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The revolution will not be televised – but it may still happen in unexpected places. In today’s uncertain sociopolitical landscape, beauty brands aren’t content to just sit and look pretty anymore. Whether they’re donating huge chunks of profits to charity (Charlotte Tilbury and Women for Women International), helping to raise awareness (Evo and The Eve Appeal) or using their platforms to campaign for change (LUSH and, well, quite a few causes, really), 2019’s beauty is seriously switched on.
“Consumers are as passionate about the value a brand and product can bring to them as they are about the quality of the product itself. The onus is now on brands to impress consumers with a human-like personality that’s relatable, personable, and sincere,” explained Andrew McDougall, Associate Director of Beauty and Personal Care at market insight firm Mintel. “Consumers are increasingly open with their opinions and what they stand for and they increasingly expect the same from the brands they choose; to stand for something and align with them.”
Indeed, there’s never been a better time for brands to put their money where their mouth is. Here’s six brands making waves now…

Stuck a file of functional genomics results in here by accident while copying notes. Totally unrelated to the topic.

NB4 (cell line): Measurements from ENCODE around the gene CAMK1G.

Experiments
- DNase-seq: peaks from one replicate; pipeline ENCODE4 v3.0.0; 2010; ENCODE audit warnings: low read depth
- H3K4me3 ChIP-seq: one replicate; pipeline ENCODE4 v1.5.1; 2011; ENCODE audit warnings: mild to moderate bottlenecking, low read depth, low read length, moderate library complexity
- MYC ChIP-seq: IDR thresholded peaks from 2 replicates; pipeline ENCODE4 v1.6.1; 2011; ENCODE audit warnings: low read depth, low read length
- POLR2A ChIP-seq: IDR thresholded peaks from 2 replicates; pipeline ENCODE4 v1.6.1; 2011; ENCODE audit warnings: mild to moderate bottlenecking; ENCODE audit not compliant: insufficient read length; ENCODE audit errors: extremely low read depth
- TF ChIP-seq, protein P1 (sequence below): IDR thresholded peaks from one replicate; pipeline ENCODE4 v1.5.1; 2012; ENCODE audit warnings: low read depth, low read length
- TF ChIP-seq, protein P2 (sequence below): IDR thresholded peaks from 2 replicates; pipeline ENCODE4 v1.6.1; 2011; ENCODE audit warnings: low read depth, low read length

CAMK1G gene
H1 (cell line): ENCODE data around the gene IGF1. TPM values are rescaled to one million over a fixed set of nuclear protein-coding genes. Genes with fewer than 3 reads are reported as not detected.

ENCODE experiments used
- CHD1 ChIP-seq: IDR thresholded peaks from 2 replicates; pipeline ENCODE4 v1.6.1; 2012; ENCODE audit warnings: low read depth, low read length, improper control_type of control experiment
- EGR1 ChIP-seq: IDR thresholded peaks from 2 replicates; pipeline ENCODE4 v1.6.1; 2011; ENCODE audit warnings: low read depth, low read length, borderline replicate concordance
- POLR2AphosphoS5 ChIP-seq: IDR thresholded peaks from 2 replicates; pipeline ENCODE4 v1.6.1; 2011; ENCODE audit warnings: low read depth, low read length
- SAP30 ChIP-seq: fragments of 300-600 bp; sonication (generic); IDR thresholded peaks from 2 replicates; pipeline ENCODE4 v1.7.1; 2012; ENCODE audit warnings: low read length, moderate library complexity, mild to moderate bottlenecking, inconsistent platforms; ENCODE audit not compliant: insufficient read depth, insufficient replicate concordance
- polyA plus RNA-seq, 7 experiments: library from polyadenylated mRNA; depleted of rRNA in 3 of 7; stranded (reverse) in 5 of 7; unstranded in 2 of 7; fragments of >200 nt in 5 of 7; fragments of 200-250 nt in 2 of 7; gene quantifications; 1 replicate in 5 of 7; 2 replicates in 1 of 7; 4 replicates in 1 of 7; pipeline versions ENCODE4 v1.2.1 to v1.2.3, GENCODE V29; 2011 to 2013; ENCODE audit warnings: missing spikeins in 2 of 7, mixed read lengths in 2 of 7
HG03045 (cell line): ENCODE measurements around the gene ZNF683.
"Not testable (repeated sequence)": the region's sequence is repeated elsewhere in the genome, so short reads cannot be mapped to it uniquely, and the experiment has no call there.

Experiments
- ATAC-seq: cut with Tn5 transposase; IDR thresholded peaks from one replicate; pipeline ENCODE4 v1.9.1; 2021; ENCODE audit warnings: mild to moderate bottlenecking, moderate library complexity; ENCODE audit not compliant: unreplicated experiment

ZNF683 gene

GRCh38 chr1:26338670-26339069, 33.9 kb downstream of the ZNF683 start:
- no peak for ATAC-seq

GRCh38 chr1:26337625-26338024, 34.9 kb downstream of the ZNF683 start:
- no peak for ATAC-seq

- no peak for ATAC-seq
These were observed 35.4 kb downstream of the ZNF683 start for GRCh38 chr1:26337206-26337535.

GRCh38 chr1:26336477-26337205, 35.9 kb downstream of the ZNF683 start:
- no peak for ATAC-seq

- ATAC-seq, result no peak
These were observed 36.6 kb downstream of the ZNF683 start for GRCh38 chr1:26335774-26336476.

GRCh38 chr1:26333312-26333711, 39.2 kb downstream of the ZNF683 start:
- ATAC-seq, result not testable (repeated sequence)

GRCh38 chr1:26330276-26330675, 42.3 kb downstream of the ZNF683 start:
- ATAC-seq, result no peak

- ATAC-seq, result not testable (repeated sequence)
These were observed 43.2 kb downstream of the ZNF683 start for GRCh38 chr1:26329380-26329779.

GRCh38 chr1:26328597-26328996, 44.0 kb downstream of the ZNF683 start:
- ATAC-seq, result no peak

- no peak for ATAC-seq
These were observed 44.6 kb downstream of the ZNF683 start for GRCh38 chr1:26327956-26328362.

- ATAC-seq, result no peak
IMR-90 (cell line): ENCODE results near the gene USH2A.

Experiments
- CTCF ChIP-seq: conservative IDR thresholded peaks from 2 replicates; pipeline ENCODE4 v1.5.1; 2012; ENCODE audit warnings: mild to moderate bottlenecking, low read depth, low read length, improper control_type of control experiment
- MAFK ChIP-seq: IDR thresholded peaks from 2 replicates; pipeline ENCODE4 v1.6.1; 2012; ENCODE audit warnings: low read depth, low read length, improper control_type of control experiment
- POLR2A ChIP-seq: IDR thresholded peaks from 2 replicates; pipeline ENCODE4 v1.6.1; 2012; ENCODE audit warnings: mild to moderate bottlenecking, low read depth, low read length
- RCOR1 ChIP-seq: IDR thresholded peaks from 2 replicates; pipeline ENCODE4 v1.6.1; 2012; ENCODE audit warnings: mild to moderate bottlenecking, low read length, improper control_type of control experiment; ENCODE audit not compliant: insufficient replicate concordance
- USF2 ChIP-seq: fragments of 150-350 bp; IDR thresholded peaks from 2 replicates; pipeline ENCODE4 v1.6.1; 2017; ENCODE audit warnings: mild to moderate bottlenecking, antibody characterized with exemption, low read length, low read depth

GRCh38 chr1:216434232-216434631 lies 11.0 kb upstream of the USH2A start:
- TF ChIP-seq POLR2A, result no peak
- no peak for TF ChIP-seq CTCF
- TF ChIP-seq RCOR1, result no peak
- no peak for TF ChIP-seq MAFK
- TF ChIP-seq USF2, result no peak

The cosmetics brand has partnered with supermodel Noella Coursaris to support her Malaika foundation with a new collection. The “Aksanti” range – aksanti meaning “thank you” in Swahili – will be donating 25% of profits to the foundation, which provides a free education for some 314 children.
Since being founded in 1948, Dr Bronner’s has been committed to a variety of charitable efforts, and founder Emanuel Baron was a known environmental activist. Today, Dr Bronner uses social media to campaign for climate change action and raising the federal minimum wage in its native US – something the brand take into direct action by paying workers nearly £5 higher than the state minimum wage.
The Body Shop
Long associated with a number of planet-friendly causes, next up for The Body Shop is the Community Trade Recycled Plastic Programme. In Bengaluru, India, 1.5 million people work as “waste pickers”, sorting through litter to keep the streets clean. Since the price that litter pickers can receive for their finds dropped some 60%, The Body Shop will be partnering with Plastics For Change to buy plastic at a fair price, which they can then use for packaging products.
Often outspoken, Lush has pioneered a number of causes, most notably the ‘Naked Shops’ the brand opened this year, which showcased packaging-free products such as the Slap Stick Foundation and shampoo bars. Lush has also removed natural mica from its products altogether, for fear that unethical labour practices might be involved in its harvesting, and replaced it with synthetic mica instead.
Sana Jardin makes essential-oil based scents free from phthalates, artificial colours, and parabens. What’s more, the brand partners with female entrepreneurs in Morocco who hand-pick the flowers for its scents. Along with non-profit partner Nest, the brand help bring transparency to global supply chains and advocacy for the community who help make the well-loved fragrances.